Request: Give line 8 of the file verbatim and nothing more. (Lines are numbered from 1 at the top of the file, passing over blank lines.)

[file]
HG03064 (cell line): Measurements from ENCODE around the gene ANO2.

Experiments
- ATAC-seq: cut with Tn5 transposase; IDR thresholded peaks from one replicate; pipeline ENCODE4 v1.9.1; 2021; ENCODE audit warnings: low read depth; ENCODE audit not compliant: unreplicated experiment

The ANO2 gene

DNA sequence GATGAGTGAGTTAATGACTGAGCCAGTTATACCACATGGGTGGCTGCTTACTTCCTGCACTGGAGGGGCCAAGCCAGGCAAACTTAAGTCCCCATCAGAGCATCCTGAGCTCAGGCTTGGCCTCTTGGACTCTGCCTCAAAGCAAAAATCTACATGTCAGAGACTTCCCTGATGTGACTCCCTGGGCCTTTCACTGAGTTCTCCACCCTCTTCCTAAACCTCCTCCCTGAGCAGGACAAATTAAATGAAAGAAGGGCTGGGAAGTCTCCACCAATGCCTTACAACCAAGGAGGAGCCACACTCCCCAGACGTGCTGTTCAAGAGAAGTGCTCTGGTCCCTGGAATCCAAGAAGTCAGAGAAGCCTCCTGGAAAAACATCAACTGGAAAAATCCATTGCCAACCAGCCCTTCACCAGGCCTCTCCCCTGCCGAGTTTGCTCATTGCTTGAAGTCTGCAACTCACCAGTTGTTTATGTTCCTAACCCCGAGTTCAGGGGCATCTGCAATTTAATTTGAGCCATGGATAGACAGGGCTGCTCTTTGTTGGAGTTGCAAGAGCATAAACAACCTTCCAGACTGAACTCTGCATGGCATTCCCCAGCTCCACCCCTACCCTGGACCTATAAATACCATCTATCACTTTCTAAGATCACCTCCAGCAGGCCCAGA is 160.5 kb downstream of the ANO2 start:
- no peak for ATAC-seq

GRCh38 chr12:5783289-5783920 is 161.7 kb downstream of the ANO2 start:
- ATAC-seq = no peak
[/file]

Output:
- ATAC-seq = no peak